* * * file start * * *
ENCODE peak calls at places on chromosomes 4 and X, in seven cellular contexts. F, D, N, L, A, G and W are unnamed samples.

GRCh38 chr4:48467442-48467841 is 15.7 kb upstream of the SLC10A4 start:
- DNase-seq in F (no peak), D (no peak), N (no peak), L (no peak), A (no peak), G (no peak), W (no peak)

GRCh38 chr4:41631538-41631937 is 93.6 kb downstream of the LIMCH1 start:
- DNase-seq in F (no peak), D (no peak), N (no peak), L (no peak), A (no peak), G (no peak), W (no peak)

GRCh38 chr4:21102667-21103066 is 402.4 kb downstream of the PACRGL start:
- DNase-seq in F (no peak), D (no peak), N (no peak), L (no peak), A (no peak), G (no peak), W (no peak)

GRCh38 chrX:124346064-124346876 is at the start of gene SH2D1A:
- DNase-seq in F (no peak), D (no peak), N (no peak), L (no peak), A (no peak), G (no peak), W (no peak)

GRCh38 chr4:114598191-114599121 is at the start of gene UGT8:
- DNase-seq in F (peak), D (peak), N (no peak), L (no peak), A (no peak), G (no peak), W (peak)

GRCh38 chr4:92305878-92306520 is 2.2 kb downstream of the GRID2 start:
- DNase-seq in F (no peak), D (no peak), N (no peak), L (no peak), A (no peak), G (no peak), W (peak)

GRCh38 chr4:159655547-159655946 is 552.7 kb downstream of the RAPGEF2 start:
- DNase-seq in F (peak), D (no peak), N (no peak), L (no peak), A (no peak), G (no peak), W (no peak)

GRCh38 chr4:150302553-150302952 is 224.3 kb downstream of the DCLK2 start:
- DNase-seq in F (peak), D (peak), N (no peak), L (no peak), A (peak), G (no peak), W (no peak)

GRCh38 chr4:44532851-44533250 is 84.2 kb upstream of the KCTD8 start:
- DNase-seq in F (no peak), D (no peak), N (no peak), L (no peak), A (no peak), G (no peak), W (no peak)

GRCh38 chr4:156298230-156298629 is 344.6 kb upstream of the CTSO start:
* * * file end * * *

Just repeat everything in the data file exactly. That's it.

ENCODE peak calls at places on chromosomes 4 and X, in seven cellular contexts. F, D, N, L, A, G and W are unnamed samples.

GRCh38 chr4:48467442-48467841 is 15.7 kb upstream of the SLC10A4 start:
- DNase-seq in F (no peak), D (no peak), N (no peak), L (no peak), A (no peak), G (no peak), W (no peak)

GRCh38 chr4:41631538-41631937 is 93.6 kb downstream of the LIMCH1 start:
- DNase-seq in F (no peak), D (no peak), N (no peak), L (no peak), A (no peak), G (no peak), W (no peak)

GRCh38 chr4:21102667-21103066 is 402.4 kb downstream of the PACRGL start:
- DNase-seq in F (no peak), D (no peak), N (no peak), L (no peak), A (no peak), G (no peak), W (no peak)

GRCh38 chrX:124346064-124346876 is at the start of gene SH2D1A:
- DNase-seq in F (no peak), D (no peak), N (no peak), L (no peak), A (no peak), G (no peak), W (no peak)

GRCh38 chr4:114598191-114599121 is at the start of gene UGT8:
- DNase-seq in F (peak), D (peak), N (no peak), L (no peak), A (no peak), G (no peak), W (peak)

GRCh38 chr4:92305878-92306520 is 2.2 kb downstream of the GRID2 start:
- DNase-seq in F (no peak), D (no peak), N (no peak), L (no peak), A (no peak), G (no peak), W (peak)

GRCh38 chr4:159655547-159655946 is 552.7 kb downstream of the RAPGEF2 start:
- DNase-seq in F (peak), D (no peak), N (no peak), L (no peak), A (no peak), G (no peak), W (no peak)

GRCh38 chr4:150302553-150302952 is 224.3 kb downstream of the DCLK2 start:
- DNase-seq in F (peak), D (peak), N (no peak), L (no peak), A (peak), G (no peak), W (no peak)

GRCh38 chr4:44532851-44533250 is 84.2 kb upstream of the KCTD8 start:
- DNase-seq in F (no peak), D (no peak), N (no peak), L (no peak), A (no peak), G (no peak), W (no peak)

GRCh38 chr4:156298230-156298629 is 344.6 kb upstream of the CTSO start: